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From Wikipedia, the free encyclopedia This article does not cite any references or sources. Please help improve this article by adding citations to reliable sources. Unsourced material may be challenged and removed. (October 2007) In electronics, an adder or summer is a digital circuit that performs addition of numbers. In many computers and other kinds of processors, adders are used not only in the arithmetic logic unit(s), but also in other parts of the processor, where they are used to calculate addresses, table indices, and similar. Although adders can be constructed for many numerical representations, such as binary-coded decimal or excess-3, the most common adders operate on binary numbers. In cases where two's complement or ones' complement is being used to represent negative numbers, it is trivial to modify an adder into an addersubtractor. Other signed number representations require a more complex adder.

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1 Half adder 2 Full adder 3 More complex adders o 3.1 Ripple carry adder o 3.2 Carry-lookahead adders o 3.3 Lookahead carry unit 4 Multiple Bit Addition 5Applications -1 IC implementation -2 compressors

Example half adder logic diagram The half adder is an example of a simple, functional digital circuit built from two logic gates. A half adder adds two one-bit binary numbers A and B. It has two outputs, S and C (the value theoretically carried on to the next addition); the final sum is 2C + S. The simplest half-adder design, pictured on the right, incorporates an XOR gate for S and an AND gate for C. Half adders cannot be used compositely, given their incapacity for a carry-in bit.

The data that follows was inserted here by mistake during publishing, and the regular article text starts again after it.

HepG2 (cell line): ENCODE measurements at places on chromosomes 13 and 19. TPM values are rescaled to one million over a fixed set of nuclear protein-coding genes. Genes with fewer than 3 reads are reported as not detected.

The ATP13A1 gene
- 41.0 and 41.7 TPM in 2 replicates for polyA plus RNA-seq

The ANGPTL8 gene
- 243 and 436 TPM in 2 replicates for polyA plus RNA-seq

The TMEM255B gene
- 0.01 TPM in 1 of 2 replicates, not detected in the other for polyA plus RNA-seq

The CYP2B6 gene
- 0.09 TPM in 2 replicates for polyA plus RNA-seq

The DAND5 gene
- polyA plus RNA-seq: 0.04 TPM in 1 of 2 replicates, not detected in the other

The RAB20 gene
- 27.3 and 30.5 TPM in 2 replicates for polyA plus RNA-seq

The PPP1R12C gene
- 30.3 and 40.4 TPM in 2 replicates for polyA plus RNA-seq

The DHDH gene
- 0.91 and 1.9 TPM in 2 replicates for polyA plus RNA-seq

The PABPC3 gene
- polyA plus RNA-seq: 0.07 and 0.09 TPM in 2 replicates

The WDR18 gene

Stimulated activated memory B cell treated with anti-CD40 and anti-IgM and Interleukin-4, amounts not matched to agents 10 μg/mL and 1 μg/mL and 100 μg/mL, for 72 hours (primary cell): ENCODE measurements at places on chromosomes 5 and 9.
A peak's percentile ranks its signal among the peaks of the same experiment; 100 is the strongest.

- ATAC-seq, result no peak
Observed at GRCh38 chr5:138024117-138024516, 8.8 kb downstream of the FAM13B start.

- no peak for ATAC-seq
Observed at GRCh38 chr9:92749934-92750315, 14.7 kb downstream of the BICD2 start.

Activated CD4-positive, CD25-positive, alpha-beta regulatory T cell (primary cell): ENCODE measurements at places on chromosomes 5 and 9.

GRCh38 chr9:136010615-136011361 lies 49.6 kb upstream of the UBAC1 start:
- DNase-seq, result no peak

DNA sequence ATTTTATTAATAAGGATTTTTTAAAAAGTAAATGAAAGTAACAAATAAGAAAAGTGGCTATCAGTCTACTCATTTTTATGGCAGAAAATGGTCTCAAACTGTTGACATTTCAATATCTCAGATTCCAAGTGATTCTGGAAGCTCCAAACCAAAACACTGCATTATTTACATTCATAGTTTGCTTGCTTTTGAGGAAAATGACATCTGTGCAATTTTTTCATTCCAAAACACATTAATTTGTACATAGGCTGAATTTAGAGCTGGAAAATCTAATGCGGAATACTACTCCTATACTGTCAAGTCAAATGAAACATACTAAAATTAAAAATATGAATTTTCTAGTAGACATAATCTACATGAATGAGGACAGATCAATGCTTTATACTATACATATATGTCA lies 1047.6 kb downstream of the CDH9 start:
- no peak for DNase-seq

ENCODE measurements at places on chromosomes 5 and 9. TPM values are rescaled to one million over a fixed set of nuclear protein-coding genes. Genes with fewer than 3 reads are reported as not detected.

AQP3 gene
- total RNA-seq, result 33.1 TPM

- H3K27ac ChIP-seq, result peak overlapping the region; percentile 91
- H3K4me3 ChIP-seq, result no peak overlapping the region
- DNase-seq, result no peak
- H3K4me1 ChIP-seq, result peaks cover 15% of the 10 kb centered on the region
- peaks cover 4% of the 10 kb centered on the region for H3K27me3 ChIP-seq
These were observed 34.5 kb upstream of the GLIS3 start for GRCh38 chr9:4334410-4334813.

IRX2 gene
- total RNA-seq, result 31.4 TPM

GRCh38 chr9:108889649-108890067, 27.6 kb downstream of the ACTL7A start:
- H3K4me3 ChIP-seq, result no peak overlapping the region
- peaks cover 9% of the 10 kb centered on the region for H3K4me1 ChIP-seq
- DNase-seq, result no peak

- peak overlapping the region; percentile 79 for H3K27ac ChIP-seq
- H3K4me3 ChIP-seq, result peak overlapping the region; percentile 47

Schematic symbol for a 1-bit full adder with Cin and Cout drawn on sides of block to emphasize their use in a multi-bit adder A full adder adds binary numbers and accounts for values carried in as well as out. A one-bit full adder adds three one-bit numbers, often written as A, B, and Cin; A and B are the operands, and Cin is a bit carried in (in theory from a past addition). The full-adder is usually a component in a cascade of adders, which add 8, 16, 32, etc. binary numbers. The circuit produces a two-bit output sum typically represented by the signals Cout and S, where . The one-bit full adder's truth table is: Inputs Outputs

A B Cin Cout 0 0 0 0 1 0 0 0 0 1 0 0 1 1 0 1 0 0 1 0 1 0 1 1 0 1 1 1 1 1 1 1

S 0 1 1 0 1 0 0 1

Example full adder logic diagram; the AND gates and the OR gate can be replaced with NAND gates for the same results A full adder can be implemented in many different ways such as with a custom transistor-level circuit or composed of other gates. One example implementation is with and .

In this implementation, the final OR gate before the carry-out output may be replaced by an XOR gate without altering the resulting logic. Using only two types of gates is convenient if the circuit is being implemented using simple IC chips which contain only one gate type per chip. In this light, Cout can be implemented as .

A full adder can be constructed from two half adders by connecting A and B to the input of one half adder, connecting the sum from that to an input to the second adder, connecting Ci to the other input and OR the two carry outputs. Equivalently, S could be made the three-bit XOR of A, B, and Ci, and Cout could be made the three-bit majority function of A, B, and Ci.

[edit] Ripple carry adder

It is possible to create a logical circuit using multiple full adders to add N-bit numbers. Each full adder inputs a Cin, which is the Cout of the previous adder. This kind of adder is a ripple carry adder, since each carry bit "ripples" to the next full adder. Note that the first (and only the first) full adder may be replaced by a half adder. The layout of a ripple carry adder is simple, which allows for fast design time; however, the ripple carry adder is relatively slow, since each full adder must wait for the carry bit to be calculated from the previous full adder. The gate delay can easily be calculated by inspection of the full adder circuit. Each full adder requires three levels of logic. In a 32-bit [ripple carry] adder, there are 32 full adders, so the critical path (worst case) delay is 3 (for carry propagation in first adder) + 31 * 2 (for carry propagation in later adders) = 65 gate delays.